The estimates for using registry-based cases only were similar to that for using both self-reported and registry-based cases (Additional file 2: Table S4). This suggests little impact on using self-reported data. In addition, we repeated the epidemiological analysis excluding prevalent cases at baseline. There were no significant changes in the estimates, except for IDD in which the association appeared to have become much weakened (Additional file 2: Table S5). The confidence intervals for the estimates as expected became wider due to reduced statistical power.

Genetic score of height and odds ratios of diseases

For the 12 diseases associated with genetically determined height, all exhibited a trend (p < 0.05) in either increasing or decreasing risk with carriage of more height-raising alleles (Fig. 2), and the directions were compatible with the findings from the primary genetic analysis. Compared with subjects in Q1, those in Q4 had a decreased risk of CAD (OR = 0.87, 95% CI 0.84–0.91, p < 0.001), hypertension (OR = 0.92, 95% CI 0.90–0.94, p < 0.001), GORD (OR = 0.95, 95% CI 0.92–0.98, p = 0.002) and diaphragmatic hernia (OR = 0.90, 95% CI 0.87–0.93, p < 0.001). In contrast, there were increased risks of AF (OR = 1.43, 95% CI 1.36–1.50, p < 0.001), VTE (OR = 1.16, 95% CI 1.11–1.21, p < 0.001), IDD (OR = 1.16, 95% CI 1.11–1.21, p < 0.001), hip fracture (OR = 1.34, 95% CI 1.19–1.51, p < 0.001), vasculitis (OR = 1.23, 95% CI 1.14–1.33, p < 0.001) and cancer (OR = 1.07, 95% CI 1.05–1.10, p < 0.001) along with two specific sites female breast (OR = 1.06, 95% CI 1.004–1.11, p = 0.035) and colorectum (OR = 1.13, 95% CI 1.04–1.22, p = 0.004) for subjects in Q4 compared with Q1.

Fig. 2
figure 2

Risk of disease by quartiles of weighted genetic score for height. Legend: CAD coronary artery disease, VTE venous thromboembolism, AF atrial fibrillation, IDD intervertebral disc disorder and GORD gastro-oesophageal reflux disease. Associations by quartile of weighted genetic score for height are shown for the 12 diseases which showed an association with genetically determined height (Bonferroni p value < 0.05). Individuals in quartile 1 (Q1) (reference quartile) carry the least number, and Q4 carry the highest number of height-increasing alleles. p values for trends (GORD Ptrend = 0.003, colorectal cancer Ptrend = 0.003 and breast cancer Ptrend = 0.010, all other diseases Ptrend < 0.001

Biological pathways

We identified 202 Ingenuity pathways which included five or more genes from amongst the 691 height-related variants (Additional file 1: Table S6). Table 4 shows the top five pathways associated with each disease. There was little overlap in the pathways showing the strongest association with individual diseases. Furthermore, no individual pathway explains the majority of the association with any disease.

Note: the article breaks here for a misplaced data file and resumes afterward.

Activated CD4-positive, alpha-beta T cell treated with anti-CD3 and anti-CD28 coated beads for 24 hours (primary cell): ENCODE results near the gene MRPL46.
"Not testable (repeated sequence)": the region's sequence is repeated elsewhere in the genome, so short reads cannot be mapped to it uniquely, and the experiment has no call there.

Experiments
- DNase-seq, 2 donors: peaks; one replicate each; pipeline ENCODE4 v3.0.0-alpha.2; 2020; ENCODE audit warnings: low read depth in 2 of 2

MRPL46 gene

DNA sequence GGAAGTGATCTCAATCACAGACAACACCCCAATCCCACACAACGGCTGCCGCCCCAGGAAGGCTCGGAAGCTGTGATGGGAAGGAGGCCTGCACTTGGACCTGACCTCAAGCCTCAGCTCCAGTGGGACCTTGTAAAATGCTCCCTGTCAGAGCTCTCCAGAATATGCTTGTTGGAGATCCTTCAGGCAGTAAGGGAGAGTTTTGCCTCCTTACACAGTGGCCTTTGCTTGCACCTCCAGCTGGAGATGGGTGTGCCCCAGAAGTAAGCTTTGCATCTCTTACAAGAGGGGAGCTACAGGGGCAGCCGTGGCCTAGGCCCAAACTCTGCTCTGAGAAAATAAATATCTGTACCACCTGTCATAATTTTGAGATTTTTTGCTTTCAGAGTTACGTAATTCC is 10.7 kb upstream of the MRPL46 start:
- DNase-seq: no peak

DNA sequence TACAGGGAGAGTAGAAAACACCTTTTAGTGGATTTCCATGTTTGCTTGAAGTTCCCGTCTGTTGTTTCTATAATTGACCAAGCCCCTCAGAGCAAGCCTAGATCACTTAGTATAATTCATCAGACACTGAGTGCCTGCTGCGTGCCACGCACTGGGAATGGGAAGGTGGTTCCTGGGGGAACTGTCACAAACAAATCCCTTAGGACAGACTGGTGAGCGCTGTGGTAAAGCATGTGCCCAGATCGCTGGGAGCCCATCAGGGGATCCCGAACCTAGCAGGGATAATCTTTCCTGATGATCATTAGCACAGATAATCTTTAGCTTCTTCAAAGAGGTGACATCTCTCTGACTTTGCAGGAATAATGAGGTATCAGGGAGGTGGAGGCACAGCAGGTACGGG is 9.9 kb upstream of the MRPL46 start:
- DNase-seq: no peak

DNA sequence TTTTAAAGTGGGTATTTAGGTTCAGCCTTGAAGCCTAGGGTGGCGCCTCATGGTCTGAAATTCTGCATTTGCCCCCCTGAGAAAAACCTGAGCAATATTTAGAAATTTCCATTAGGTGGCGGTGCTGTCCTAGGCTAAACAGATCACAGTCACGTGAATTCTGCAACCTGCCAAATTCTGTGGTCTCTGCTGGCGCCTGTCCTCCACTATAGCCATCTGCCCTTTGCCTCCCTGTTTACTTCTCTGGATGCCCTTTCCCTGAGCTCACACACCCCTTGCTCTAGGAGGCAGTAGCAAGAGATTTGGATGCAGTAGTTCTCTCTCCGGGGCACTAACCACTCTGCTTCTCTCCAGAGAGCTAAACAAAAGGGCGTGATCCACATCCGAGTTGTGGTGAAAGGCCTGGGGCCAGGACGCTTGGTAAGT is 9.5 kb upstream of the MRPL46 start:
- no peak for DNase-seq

Table 4 Top pathways showing the association of height with diseases


Our combined epidemiological and genetic analysis showed that adult height is associated with risk of many diseases affecting multiple body systems. We observed a concordance between the epidemiological and genetic analyses for 11 diseases suggesting a primary association between height and risk of these diseases. For colorectal cancer, the genetic analyses suggested a strong association with height but the epidemiological association was slightly weaker. For some diseases (e.g. HF, COPD), we observed an epidemiological association but a much weaker or null genetic association suggesting that the epidemiological associations, despite adjustment for potential confounders, likely remain subject to residual confounding.

We used a large number of genetic variants as instruments in our analysis. It is plausible that some of these variants have effects on disease development that are not linked/mediated through their effects on height (pleiotropy). However, among diseases that showed an association with genetically determined height, we observed trends between carrying more height-raising alleles and disease risk (Fig. 2), evidencing a dose response relationship that supports the role of height, or shared biological mechanisms related to both height and the development of disease.

Our analysis does not exclude the possibility that height itself induces behaviour or reflects circumstances that impact on disease risk. For example, genetically determined height appeared to be associated with a lower Townsend Deprivation Index suggesting the potential impact of genetically determined traits on socio-economic outcomes, which could subsequently impact on disease (Additional file 2: Table S2). However, excluding height-related variants that also associated with Townsend Deprivation Index did not attenuate the observed associations (Additional file 2: Table S3). In the sensitivity analysis, the weighted penalised median produced a weakened association compared with the primary genetic analysis for breast and colorectal cancer, suggesting the possibility of non-homogeneity of the casual effect across variants. Whilst this may lead to incorrect estimate and affect the interpretation of the results, this may not lead to inappropriate inferences [37]. For most diseases in this study, the MR-Egger and weighted median analysis provided consistent estimates with the standard genetic analysis, together with the intercept tests of MR-Egger, supporting the validity of the selected genetic instruments (Table 3).